The Houston Texans were inaugurated into the NFL in 2002 as its 32nd franchise, but that was not the first professional football team in Houston, nor was it the first football team in Texas to be called the Texans.
Dallas had a franchise called the Texans from 1960-1963, and there was a football team in Houston from the advent of the AFL until 1997, when Bud Adams moved his Oilers team to Nashville. However, the Oilers officially took its team history with it to Tennessee, where it would be rebranded as the Titans in 1999, and so the Houston Texans were officially an expansion team.
A bet on the Houston Texans was obviously not a good idea during its first few years of existence, as the Houston Texans odds for success were extremely low. However, Houston was looking to emulate the success of previous expansion teams Jacksonville and Carolina. Both the Jaguars and the Panthers had advanced to their conference title games in just their second year. To that effect, owner Bob McNair hired a head coach who had experience guiding an expansion franchise - former Panthers head coach Dom Capers. GM Charlie Casserly selected Fresno St. QB David Carr given the first pick in the 2001 draft, and the team was ready to take the field.
Shockingly enough, a bet on the Houston Texans to win their first game would pay, as the team shocked interstate rival Dallas 19-10. After that, the Houston Texans odds decreased, and victories were few and far between. Carr was sacked an astonishing 76 times that season, an NFL record that still stands today. Capers would last four seasons, going a combined 18-46. Carr would last five, leading the league in completion percentage in his final year at the helm, before being released in 2006.
Houston would hire Gary Kubiak, Denver’s offensive coordinator, as its next head coach. Kubiak’s teams mired along in mediocrity, averaging 7.5 wins a season for his first five years as coach. During that stretch, however, Kubiak discovered RB Arian Foster, who would lead the league in rushing in 2010. Combined with WR Andre Johnson and QB Matt Schaub, the Texans’ offense led the team to its first two division titles in 2011 & 2012. The future looked bright – the Houston Texans odds to succeed were high, and a bet on the Houston Texans looked like a good idea.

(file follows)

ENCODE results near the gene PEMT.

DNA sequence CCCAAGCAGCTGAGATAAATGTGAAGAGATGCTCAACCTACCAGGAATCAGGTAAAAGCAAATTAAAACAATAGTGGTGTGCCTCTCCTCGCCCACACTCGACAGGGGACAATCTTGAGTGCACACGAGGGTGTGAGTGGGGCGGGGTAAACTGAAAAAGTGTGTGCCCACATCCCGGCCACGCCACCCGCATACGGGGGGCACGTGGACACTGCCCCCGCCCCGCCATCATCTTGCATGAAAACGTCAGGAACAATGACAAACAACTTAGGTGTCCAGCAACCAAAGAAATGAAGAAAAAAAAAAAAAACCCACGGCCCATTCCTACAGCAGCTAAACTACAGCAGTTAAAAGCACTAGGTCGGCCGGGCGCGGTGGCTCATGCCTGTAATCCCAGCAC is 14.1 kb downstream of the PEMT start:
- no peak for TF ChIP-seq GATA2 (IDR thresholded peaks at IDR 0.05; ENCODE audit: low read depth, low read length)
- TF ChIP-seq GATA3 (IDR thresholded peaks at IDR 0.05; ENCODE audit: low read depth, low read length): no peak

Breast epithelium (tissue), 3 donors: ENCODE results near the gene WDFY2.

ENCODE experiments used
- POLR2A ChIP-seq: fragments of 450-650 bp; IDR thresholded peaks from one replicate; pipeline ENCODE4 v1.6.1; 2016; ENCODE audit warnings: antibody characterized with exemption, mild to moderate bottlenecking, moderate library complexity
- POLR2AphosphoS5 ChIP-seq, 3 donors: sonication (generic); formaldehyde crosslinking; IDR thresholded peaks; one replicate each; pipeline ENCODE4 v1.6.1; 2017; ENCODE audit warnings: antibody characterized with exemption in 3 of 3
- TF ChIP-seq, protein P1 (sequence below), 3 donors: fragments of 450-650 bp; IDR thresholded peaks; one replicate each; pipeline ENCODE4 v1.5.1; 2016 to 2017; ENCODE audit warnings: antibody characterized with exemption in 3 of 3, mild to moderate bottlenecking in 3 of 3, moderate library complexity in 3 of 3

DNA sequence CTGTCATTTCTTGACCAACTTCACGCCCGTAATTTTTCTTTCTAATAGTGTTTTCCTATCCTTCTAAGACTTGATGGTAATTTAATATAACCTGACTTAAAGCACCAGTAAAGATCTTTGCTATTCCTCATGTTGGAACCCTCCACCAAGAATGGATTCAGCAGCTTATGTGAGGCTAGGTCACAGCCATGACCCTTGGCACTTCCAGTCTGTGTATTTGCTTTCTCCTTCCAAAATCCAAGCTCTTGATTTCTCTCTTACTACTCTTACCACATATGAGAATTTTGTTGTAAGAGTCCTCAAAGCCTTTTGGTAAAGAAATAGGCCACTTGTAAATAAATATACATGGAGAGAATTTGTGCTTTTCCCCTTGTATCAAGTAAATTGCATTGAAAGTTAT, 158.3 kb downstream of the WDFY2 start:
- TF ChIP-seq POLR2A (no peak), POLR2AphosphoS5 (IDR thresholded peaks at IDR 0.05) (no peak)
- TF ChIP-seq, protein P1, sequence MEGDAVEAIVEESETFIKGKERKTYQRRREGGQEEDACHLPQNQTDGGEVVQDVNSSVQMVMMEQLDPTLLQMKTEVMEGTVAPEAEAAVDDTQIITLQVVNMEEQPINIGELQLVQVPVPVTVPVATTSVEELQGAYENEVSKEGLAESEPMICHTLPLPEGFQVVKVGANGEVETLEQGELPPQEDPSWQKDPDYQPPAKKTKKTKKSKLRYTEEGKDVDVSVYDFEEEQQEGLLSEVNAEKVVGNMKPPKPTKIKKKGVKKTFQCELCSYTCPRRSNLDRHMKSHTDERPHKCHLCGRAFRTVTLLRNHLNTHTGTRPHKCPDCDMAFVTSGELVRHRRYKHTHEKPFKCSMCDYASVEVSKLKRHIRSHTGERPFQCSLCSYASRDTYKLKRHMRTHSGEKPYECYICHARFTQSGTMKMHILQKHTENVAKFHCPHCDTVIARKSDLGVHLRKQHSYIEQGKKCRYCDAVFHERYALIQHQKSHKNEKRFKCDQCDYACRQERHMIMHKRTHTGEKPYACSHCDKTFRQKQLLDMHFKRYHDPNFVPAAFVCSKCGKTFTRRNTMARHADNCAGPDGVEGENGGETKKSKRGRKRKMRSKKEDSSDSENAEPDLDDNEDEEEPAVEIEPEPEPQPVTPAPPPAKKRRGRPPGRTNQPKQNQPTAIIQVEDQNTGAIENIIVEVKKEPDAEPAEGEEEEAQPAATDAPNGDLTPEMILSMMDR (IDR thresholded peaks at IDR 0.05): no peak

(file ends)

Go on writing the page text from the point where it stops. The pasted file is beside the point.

But the team lost back to back divisional round playoff games – first to Baltimore, then to New England. In both those games, the Houston Texans odds weren’t good – they were heavy underdogs. Foster was injured in 2013, having carried the ball an incredible 351 times in 2012, and the team posted a 2-14 record, worst in the NFL.
Bill O’Brien took over the team in 2014, and immediately made an impact. The team he inherited had talent, with defensive monster JJ Watt and #1 overall pick Mario Williams anchoring the defensive line, and stud WR DeAndre Hopkins replacing Johnson as the team’s top wideout. Despite not having a top QB, O’Brien led the team to two more division titles in 2015 & 2016. However, the end result would again be the same. A bet on the Houston Texans to advance would not pay, as the Texans would be shut out by Andy Reid’s Chiefs in the wildcard round of 2015, and then get blown out by the Patriots in the divisional round in 2016.
The need for a quarterback was glaring, however, so the Texans drafted star Clemson QB Deshaun Watson 12th overall in the 2017 draft. He started six games, posting impressive results. Then, a few days after throwing for over 400 yards against Seattle, Watson tore his ACL, and the team finished 4-12.
Watson returned in time to start the 2018 season, however, and was quickly back to his electric self. He was named to his first Pro Bowl, and the Texans won yet another division title. However, a bet on the Houston Texans would’ve failed to pay, as the team was ousted in the first round by division rival Indianapolis.
In 2019, Watson once again led the team to a division title, O’Brien’s fourth in six seasons at the helm. The Houston Texans odds to advance were good, and they knocked off the Buffalo Bills in overtime to cover a 2.5-point spread. Their next game, however, was at Kansas City. The Houston Texans odds in that game? 10-point underdogs.
Many still felt that Watson could keep up with fellow superstar QB Patrick Mahomes, and some bet on the Houston Texans to cover. But even though Watson threw for over 350 yards and two scores, Mahomes outdueled him, throwing five touchdown passes, and the Chiefs won, 51-31. To this day, the Texans are the only team in the league never to advance to a conference championship game.